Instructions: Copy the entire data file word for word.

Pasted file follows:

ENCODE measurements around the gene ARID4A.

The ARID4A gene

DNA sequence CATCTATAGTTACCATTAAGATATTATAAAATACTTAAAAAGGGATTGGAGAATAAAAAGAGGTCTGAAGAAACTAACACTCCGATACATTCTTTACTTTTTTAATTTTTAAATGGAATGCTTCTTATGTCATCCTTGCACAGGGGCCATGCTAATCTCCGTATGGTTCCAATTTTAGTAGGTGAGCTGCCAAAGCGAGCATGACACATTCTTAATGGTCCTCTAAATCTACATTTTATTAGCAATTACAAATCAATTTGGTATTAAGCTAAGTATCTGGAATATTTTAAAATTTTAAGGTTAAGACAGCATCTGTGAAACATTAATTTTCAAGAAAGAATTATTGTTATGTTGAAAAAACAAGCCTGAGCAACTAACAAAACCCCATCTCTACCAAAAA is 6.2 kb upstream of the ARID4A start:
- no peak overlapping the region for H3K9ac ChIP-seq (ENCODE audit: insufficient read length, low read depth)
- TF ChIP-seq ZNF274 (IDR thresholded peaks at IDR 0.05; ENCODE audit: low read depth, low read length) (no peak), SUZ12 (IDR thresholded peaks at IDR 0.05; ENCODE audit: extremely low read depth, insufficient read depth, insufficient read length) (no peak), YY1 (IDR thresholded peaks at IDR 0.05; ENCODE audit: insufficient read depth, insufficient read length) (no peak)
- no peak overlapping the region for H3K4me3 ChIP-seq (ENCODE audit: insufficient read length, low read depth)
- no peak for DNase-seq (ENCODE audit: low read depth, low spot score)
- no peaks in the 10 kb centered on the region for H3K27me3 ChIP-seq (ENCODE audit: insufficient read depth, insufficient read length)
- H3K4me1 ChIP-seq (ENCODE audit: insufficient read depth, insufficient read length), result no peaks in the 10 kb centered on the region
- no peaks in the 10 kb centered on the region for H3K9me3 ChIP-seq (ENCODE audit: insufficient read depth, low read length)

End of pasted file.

ENCODE measurements around the gene ARID4A.

The ARID4A gene

DNA sequence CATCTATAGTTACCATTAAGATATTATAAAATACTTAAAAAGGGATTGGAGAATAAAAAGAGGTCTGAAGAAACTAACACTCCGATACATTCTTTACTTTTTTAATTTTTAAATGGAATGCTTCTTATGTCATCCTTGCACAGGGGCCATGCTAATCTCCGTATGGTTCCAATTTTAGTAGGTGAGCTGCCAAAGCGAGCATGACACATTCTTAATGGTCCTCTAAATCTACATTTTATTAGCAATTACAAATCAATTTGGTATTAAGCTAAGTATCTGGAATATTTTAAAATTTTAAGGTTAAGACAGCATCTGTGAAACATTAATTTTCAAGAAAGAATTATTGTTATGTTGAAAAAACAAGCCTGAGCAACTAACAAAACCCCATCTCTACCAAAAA is 6.2 kb upstream of the ARID4A start:
- no peak overlapping the region for H3K9ac ChIP-seq (ENCODE audit: insufficient read length, low read depth)
- TF ChIP-seq ZNF274 (IDR thresholded peaks at IDR 0.05; ENCODE audit: low read depth, low read length) (no peak), SUZ12 (IDR thresholded peaks at IDR 0.05; ENCODE audit: extremely low read depth, insufficient read depth, insufficient read length) (no peak), YY1 (IDR thresholded peaks at IDR 0.05; ENCODE audit: insufficient read depth, insufficient read length) (no peak)
- no peak overlapping the region for H3K4me3 ChIP-seq (ENCODE audit: insufficient read length, low read depth)
- no peak for DNase-seq (ENCODE audit: low read depth, low spot score)
- no peaks in the 10 kb centered on the region for H3K27me3 ChIP-seq (ENCODE audit: insufficient read depth, insufficient read length)
- H3K4me1 ChIP-seq (ENCODE audit: insufficient read depth, insufficient read length), result no peaks in the 10 kb centered on the region
- no peaks in the 10 kb centered on the region for H3K9me3 ChIP-seq (ENCODE audit: insufficient read depth, low read length)